With a systematic analysis of the probable attacker's profile, the most likely attack vectors, and the assets most desired by an attacker, defenders can focus on what is most important to protect. It's systematic, and like penetration testing, a dance. Though pigeonholed into these stances, and though many assistive tools exist, the best results come from using all and none of them, using common sense, and including experienced other perspectives.
It all depends: On who the adversaries are, on the context, on what information needs protecting, on the assets (networks, software, data and information systems, development environments), on what is considered in scope and what not, and on the people using the system (i.e. the individuals working with the definition, implementation and maintenance of security policies), and whether lives depend on it or not.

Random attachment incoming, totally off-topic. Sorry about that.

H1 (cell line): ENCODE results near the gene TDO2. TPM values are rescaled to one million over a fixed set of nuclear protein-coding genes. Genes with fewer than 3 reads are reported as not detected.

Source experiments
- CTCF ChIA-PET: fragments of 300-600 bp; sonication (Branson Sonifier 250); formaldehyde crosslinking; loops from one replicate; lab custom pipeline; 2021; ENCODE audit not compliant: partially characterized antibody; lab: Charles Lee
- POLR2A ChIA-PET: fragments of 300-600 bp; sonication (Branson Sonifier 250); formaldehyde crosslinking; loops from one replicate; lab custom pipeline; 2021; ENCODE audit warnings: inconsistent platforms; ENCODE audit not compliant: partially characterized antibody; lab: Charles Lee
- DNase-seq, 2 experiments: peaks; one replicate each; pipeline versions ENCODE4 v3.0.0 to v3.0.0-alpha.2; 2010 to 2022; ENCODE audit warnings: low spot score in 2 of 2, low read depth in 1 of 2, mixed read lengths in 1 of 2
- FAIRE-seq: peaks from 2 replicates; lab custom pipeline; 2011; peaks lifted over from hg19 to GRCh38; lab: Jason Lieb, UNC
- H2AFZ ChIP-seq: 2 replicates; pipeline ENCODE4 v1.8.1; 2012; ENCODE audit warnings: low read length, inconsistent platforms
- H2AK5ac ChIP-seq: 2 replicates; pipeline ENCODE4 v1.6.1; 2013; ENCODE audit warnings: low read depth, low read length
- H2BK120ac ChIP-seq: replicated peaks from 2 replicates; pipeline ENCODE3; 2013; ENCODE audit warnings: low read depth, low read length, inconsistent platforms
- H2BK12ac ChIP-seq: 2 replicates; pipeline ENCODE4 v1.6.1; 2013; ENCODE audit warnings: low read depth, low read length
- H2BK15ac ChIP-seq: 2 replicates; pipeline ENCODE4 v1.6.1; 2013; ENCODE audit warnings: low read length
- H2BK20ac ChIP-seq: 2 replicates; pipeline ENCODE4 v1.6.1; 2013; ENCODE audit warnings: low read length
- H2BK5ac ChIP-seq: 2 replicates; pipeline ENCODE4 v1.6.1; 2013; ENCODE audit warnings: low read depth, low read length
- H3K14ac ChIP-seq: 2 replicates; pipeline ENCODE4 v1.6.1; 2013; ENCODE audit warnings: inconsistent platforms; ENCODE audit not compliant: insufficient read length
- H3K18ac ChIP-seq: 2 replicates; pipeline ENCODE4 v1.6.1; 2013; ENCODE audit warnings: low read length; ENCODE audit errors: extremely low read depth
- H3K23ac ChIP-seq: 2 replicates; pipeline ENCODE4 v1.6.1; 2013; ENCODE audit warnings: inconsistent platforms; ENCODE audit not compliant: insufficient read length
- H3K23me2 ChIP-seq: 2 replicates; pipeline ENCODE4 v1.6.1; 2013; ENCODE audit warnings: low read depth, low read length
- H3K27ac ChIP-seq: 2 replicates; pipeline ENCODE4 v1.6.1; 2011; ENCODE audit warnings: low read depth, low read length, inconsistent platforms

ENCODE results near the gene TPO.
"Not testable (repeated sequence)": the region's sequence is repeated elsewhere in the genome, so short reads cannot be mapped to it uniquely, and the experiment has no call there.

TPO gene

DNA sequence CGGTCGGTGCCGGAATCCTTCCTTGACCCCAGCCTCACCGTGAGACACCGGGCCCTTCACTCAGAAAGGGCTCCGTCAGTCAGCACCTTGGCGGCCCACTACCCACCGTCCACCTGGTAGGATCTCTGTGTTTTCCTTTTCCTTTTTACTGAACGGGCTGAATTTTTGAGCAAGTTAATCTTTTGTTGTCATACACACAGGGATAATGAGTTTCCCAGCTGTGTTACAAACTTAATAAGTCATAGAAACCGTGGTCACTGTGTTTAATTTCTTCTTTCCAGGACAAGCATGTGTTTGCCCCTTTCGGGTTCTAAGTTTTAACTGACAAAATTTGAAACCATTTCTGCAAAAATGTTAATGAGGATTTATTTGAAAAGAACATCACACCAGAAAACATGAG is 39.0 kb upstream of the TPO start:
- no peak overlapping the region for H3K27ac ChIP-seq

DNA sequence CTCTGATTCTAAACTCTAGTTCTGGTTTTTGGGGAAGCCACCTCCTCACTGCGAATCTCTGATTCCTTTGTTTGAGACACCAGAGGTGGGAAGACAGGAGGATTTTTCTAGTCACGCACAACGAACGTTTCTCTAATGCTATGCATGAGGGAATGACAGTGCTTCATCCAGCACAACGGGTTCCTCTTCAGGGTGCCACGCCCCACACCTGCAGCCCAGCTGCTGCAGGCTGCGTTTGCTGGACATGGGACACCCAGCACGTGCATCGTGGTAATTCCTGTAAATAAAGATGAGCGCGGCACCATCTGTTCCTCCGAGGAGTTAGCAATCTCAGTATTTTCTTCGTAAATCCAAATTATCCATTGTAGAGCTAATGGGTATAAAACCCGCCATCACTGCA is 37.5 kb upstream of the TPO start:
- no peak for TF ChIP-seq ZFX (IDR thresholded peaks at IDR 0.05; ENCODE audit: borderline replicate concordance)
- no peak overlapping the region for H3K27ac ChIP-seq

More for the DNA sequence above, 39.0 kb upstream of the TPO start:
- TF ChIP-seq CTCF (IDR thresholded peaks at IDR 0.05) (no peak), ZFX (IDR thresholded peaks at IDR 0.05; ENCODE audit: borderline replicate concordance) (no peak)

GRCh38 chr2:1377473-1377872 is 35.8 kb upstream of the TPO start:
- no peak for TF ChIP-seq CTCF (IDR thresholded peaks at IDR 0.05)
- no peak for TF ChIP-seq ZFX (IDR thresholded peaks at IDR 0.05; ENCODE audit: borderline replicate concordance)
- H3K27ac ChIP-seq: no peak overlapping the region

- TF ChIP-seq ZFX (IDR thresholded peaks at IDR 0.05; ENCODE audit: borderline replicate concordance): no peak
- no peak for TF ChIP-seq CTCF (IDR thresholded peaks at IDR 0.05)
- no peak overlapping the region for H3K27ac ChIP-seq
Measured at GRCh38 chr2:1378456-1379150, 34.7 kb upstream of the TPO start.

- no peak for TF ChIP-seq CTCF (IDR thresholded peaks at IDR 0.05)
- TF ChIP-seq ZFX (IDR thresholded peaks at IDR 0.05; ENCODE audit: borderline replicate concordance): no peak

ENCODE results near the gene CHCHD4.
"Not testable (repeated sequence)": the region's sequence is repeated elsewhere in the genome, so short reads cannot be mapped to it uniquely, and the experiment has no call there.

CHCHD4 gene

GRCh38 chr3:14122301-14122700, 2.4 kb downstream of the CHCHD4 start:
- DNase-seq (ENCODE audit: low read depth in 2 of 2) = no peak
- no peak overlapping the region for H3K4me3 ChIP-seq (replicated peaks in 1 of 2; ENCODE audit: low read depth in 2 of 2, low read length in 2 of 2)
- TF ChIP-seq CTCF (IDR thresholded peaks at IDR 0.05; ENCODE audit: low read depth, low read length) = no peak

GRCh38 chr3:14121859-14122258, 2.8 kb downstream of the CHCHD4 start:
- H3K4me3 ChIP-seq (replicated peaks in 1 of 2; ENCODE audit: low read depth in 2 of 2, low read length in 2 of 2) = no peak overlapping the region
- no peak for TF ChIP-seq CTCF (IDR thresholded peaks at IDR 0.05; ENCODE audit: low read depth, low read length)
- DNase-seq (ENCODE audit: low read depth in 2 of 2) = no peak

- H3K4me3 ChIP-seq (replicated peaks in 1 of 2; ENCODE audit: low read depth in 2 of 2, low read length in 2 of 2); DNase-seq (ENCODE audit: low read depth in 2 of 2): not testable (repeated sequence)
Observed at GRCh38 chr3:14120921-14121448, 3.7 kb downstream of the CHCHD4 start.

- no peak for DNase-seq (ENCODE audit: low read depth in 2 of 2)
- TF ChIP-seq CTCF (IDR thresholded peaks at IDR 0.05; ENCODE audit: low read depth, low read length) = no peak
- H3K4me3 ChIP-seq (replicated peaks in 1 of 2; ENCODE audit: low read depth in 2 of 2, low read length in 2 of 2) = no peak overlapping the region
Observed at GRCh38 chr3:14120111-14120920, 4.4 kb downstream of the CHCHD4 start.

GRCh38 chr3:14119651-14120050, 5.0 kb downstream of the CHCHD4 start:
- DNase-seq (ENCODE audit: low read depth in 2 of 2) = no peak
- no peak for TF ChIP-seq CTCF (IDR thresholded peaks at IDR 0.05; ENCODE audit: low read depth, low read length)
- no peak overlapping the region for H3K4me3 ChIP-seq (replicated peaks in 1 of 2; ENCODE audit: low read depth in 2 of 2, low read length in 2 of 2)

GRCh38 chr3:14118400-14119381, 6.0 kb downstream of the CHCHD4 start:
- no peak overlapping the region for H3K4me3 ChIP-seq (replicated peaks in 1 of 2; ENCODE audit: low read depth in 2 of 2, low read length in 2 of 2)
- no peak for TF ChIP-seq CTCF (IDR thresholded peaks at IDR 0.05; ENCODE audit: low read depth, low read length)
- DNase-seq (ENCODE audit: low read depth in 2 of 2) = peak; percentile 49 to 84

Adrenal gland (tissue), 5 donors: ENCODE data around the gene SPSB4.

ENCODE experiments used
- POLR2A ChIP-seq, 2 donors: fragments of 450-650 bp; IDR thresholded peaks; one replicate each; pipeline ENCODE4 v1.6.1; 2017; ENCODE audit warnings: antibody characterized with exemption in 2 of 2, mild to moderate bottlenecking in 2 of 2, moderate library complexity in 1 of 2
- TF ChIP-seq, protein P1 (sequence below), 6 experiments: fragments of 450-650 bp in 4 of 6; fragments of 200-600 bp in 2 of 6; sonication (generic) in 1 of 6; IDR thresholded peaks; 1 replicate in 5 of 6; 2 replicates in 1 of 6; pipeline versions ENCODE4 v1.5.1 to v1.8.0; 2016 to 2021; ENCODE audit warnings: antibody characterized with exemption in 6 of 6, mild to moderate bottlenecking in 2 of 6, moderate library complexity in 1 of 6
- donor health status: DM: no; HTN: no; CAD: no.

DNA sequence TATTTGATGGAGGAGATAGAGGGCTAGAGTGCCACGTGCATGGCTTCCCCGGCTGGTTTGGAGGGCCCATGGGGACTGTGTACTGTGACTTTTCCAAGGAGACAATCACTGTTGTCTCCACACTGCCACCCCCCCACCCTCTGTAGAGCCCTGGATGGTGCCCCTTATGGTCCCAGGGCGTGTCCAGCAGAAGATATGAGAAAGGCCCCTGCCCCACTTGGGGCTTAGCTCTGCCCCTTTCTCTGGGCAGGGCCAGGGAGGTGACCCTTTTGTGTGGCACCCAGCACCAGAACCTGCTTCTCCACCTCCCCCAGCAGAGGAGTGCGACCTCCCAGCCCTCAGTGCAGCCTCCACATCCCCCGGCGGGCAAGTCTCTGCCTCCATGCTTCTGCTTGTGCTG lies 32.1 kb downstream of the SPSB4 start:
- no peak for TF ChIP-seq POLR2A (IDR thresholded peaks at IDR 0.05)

Especially role-plays in which people play the role of the adversary can be quite enlightening and open the door for more overlooked solutions. This has lead us to adopting red teaming and adapting it to colourful teaming for including more directions (and mindsets). Its success depends on coalition building and further threat modelling.